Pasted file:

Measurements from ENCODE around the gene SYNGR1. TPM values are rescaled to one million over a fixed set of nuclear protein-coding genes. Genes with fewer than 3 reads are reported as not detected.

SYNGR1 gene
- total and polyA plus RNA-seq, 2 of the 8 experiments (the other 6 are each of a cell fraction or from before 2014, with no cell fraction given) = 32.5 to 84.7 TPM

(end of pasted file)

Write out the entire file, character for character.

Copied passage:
Measurements from ENCODE around the gene SYNGR1. TPM values are rescaled to one million over a fixed set of nuclear protein-coding genes. Genes with fewer than 3 reads are reported as not detected.

SYNGR1 gene
- total and polyA plus RNA-seq, 2 of the 8 experiments (the other 6 are each of a cell fraction or from before 2014, with no cell fraction given) = 32.5 to 84.7 TPM